Not reforms, but evolution

If cavemen did not venture outside their caves at night to gaze at the stars and ponder the what and why of what they were seeing, we would probably still be living in caves today. The history of humankind tells of the evolution of humans from cave dwellers to hunters and nomads, to settlers, to communities, countries and nations. Alongside the progress of civilization is an evolvement of humans’ intelligence from instincts to consciousness to an awareness of the self (they know that they know).

At every stage of humankind’s advance along its path toward perfection, there were enlightened entities who detached themselves from the mob to seek new meanings and a better way of life. These radicals and nonconformists could be responsible for the progressive cultural and spiritual mutations that have occurred in the past and for where we are and what we have become today.


In our universe, change is a constant as well as a necessity for every area of development. Evolution is a mechanism designed by God for the creation of the cosmos—from the big bang to energy to matter to the stars, galaxies and universes; from prelife to life, to single-celled organisms to more and more complex biological forms that peaked in the appearance of humans and their intellect.

From then on, humans with their intelligence became the conduit of God’s plan for humankind’s spiritual and cultural growth. Archeological discoveries have traced primitive humans’ awareness of an afterlife in the practice of burying their dead.  Perhaps we can assume that humankind’s spiritual concerns had their beginnings in that era.


We now live in a world where most people believe in some kind of god or being and are into various forms of rites and rituals. Religious institutions have sprouted in every corner of the world, some practicing bizarre methods of adoration, some into a fanatical worship that boggles the mind.

The Roman Catholic Church boasts of two billion followers scattered worldwide. If we trace its history, we will notice an evolutionary concept of what God is like—cruel, vengeful and merciless according to the Old Testament, who commanded the killing of entire tribes and the torching of their villages; a Supreme Being according to the New Testament, who rewards good and punishes evil, a figure of authority, more intimidating than charismatic that does not encourage a creator-creation relationship of a more personal nature. Then, as humans internalized, a God within, loving and caring in a God-human union more intimate and comforting.

The Church has a history of brutality in its holy crusades against the Muslims of the Middle East who had taken over the holy land, and the public burning of women accused of witchcraft. All these and more, were done in the name of God.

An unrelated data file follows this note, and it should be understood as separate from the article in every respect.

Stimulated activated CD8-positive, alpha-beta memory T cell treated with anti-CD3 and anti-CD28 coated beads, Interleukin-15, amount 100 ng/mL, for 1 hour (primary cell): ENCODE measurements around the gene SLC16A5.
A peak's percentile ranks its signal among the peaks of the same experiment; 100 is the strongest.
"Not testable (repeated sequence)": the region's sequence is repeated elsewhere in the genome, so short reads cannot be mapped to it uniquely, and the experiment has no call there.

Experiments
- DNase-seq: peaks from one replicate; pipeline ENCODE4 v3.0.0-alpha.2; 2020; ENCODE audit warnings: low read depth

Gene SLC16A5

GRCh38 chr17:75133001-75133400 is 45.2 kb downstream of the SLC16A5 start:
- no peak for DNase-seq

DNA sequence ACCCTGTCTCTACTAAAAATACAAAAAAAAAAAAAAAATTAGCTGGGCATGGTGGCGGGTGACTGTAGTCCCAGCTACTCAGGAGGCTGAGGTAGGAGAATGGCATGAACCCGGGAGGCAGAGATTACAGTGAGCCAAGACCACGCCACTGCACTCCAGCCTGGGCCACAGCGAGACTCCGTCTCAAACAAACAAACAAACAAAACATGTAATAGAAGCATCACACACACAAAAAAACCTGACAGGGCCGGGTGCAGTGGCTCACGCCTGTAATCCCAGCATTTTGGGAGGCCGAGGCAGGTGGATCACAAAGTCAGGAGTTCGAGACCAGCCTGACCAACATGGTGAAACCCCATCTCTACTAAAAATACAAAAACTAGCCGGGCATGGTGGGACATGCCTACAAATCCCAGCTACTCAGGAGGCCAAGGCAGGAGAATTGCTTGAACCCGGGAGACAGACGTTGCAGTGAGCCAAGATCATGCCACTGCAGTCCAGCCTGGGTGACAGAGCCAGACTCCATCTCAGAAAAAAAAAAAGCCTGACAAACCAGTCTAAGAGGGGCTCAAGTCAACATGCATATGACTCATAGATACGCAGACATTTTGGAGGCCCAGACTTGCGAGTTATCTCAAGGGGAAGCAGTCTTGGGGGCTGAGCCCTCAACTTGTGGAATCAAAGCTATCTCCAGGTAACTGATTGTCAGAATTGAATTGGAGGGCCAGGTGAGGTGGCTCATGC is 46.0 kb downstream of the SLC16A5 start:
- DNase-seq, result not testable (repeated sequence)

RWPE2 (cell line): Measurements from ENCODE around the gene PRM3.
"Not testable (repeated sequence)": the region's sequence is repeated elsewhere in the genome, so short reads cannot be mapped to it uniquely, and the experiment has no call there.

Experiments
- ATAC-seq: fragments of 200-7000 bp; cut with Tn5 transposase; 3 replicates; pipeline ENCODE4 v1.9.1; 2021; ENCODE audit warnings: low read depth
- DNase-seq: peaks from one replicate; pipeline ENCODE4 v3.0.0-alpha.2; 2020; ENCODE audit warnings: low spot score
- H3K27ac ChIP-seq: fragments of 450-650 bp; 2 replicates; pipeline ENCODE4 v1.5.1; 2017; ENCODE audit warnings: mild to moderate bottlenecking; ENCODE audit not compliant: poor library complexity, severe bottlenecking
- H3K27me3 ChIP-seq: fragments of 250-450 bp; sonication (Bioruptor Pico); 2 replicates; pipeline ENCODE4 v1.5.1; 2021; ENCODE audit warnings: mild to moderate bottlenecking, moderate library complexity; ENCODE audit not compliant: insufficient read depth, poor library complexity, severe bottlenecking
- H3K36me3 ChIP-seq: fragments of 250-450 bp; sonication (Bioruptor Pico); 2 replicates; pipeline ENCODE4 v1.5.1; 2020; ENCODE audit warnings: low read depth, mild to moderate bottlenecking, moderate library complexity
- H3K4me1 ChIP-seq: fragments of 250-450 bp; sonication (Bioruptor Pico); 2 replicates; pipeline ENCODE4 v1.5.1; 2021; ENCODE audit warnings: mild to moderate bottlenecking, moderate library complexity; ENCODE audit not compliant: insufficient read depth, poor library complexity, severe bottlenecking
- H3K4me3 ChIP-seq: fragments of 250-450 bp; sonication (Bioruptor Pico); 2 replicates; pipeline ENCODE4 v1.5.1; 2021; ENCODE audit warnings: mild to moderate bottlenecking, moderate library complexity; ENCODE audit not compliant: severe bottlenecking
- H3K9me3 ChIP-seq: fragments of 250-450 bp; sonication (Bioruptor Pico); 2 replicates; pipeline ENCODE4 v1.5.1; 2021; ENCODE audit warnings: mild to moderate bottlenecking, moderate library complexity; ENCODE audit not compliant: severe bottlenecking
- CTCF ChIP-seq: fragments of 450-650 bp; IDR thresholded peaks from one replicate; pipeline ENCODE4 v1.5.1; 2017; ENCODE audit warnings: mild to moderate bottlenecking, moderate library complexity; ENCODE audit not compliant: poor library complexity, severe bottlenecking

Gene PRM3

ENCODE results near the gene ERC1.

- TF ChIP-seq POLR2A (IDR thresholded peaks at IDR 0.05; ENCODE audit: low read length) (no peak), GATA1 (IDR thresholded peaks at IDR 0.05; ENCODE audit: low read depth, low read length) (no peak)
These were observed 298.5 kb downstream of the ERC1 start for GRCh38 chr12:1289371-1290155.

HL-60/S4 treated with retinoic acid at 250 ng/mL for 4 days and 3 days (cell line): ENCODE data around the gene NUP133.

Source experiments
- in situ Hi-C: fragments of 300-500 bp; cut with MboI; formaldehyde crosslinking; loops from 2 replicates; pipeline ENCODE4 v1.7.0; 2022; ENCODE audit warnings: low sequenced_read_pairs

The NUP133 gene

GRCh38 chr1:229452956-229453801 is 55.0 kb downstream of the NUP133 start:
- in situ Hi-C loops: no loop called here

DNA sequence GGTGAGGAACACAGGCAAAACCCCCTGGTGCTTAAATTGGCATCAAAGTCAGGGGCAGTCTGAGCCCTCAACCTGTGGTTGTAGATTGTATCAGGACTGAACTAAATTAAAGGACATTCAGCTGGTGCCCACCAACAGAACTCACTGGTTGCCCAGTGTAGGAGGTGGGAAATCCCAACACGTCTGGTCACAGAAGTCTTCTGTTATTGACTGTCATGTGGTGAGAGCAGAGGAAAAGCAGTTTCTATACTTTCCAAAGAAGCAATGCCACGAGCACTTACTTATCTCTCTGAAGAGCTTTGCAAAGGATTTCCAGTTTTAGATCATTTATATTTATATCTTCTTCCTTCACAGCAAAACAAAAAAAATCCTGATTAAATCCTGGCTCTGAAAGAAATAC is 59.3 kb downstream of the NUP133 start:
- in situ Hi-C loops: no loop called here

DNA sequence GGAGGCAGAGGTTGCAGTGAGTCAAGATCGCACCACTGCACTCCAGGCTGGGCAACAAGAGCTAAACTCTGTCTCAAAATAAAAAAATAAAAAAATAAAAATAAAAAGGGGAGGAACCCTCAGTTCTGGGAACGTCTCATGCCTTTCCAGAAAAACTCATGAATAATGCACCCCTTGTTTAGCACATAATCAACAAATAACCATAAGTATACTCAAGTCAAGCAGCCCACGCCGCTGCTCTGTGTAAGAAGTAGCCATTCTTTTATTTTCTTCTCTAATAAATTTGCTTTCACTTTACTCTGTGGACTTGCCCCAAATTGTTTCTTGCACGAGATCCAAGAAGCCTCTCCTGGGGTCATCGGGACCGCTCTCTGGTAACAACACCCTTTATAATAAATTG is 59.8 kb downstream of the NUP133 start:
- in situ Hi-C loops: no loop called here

If we look at ourselves at this point, against that background, it will be evident that there is an upward movement in humankind’s growth toward a better humanity as well as a concept of God more worthy of what a true god should be. The God I believe in is above all a God of Love who understands human nature, who does not require his people to suffer but rather participates in their suffering, is just, and considers all of his creation in equal measure.

The Church, in the course of its history, has formulated dogmas, rules of conduct, regulations and restrictions which it imposed on the faithful for guidance as well as control. Instilled in them were the fear of God and the prospect of eternal damnation should they, in some way, commit a mortal act as enumerated in a list of seven deadly sins. Hence, fear became a tool of control that made the task of evangelization easier and more productive.

Perhaps, at a certain point in history when people were simple and naïve, these measures were indeed necessary. But then, a maturation  has occurred according to the law of evolution, so that the clamor today for changes in the Church’s stand on many issues should be looked on as part of  the psyche’s growing process. Perhaps we have reached a point where detachment from the old beliefs and systems is the answer to meet the demand of a natural process that works according to God’s plan.  The issue of birth control, where women are allowed to make a choice as to the size of their families, the rights of homosexuals to be themselves and recognized as legitimate creations of God, the acceptance of women as ordained members of the clergy—an acknowledgment that they are indeed men’s equals,  the abolition of the vow of celibacy for those who are called to serve God as ministers—these are some of the issues that need immediate attention.

Can we then in truth claim that we are not seeking reforms but are merely complying with the call of evolution, which we believe to be God’s divine gift to humankind and the cosmos?


Carmelita Roxas Natividad describes herself as a retired mother and active grandmother who likes to write, garden and bake, in that order.

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